The informant is a middle aged mother of two older children. She is a first generation American who was born in Danbury, Connecticut. Her father was born in Oriente, Cuba and her mother was born in Mór, Hungary. The informant and her sisters were told of the Krampus from their mother when they were teenagers. Although the informant does not believe in the Krampus herself, the informant’s mother did. As a child, the informant’s mother would put her shoes out on the Eve of St. Nicholas’s Day, December 5th. On St. Nicholas’s Day, December 6th, is it said that the Krampus would accompany Santa Claus, also known as St. Nicholas. St. Nicholas would put candy and sweets in the shoes of the children who were well-behaved and the Krampus would put sticks and twigs in the shoes of the children who had been naughty. It was also thought that the Krampus would abduct really misbehaved children and take them away to hell.

The informant remembers the tales of the Krampus because she felt it was “funny and creepy at the same time.” The informant felt that Germanic, Hungarian parenting could be very punitive, and still kept “the old-fashioned belief that you can scare children into behaving.”

Although other entires have already discussed the Krampus, they label the Krampus as German folklore. I think it is important to stress that this is not entirely the case, the legend of the Krampus has spread to other countries around Germany like Hungary as the informant who described the Krampus to me is of Hungarian origin. In fact, the legend of the Krampus comes from the folklore of Alpine countries, not solely Germany.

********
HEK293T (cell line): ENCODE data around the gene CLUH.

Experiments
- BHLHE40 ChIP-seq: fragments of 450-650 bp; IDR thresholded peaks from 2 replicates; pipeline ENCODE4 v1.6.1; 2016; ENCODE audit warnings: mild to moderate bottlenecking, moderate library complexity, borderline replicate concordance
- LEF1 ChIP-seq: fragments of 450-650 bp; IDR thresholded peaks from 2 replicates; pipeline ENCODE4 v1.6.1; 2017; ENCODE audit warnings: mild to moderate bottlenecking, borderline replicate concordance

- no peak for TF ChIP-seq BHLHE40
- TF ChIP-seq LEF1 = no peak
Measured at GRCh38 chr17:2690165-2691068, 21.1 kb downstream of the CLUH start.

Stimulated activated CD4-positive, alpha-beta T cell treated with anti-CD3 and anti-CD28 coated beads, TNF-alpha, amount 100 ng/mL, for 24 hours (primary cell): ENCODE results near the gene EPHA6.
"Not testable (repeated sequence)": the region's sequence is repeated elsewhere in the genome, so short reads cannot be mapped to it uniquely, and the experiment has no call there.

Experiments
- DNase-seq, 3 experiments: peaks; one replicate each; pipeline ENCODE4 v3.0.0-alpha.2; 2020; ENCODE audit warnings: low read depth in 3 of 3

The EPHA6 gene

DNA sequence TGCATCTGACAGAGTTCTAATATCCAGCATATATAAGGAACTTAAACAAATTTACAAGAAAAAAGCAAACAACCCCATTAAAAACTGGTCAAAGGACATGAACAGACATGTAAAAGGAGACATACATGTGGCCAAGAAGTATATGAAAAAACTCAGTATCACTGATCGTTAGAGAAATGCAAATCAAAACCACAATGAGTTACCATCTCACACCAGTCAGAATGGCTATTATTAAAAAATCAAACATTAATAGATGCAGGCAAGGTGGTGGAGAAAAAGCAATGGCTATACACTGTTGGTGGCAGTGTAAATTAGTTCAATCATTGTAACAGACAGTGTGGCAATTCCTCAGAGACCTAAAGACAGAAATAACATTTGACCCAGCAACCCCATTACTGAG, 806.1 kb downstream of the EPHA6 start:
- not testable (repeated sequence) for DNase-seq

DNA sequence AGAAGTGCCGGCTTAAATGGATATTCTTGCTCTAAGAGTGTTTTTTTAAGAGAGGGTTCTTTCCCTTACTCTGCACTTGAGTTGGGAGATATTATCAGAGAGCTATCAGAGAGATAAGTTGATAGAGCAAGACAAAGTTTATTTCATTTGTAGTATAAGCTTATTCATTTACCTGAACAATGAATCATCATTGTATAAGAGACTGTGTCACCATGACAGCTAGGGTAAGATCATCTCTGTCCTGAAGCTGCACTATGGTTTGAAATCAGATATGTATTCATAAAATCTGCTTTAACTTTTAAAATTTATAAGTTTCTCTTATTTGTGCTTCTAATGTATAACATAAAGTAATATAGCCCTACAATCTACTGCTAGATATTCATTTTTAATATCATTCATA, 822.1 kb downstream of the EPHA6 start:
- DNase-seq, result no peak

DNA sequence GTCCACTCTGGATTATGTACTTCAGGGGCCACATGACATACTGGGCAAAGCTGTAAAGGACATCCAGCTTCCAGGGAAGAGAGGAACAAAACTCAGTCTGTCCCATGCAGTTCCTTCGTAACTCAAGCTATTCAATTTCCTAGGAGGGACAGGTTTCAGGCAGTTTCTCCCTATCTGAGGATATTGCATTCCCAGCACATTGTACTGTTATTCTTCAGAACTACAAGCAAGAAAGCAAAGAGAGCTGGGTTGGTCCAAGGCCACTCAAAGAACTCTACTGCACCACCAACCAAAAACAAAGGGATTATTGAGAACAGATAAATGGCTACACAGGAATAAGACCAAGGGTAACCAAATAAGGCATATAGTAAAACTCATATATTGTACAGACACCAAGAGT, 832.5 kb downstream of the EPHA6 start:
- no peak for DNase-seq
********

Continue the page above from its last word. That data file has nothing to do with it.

According to the informant, in many countries like Austria, Southern Bavaria, Hungary, Slovenia, Croatia, and the Czech Republic, young men dress up as the Krampus and roam the streets frightening children with rusty chains and bells. Also, the informant said that the Krampus is “featured on holiday cards called Krampuskarten.” (Below are some examples of Krampuskarten)

 

    

The Krampus also appears as the subject of a novels such as:

Brom, Gerald. Krampus: The Yule Lord. New York: Harper Voyager, 2012. Print.

And even makes an appearance in the Colbert Report: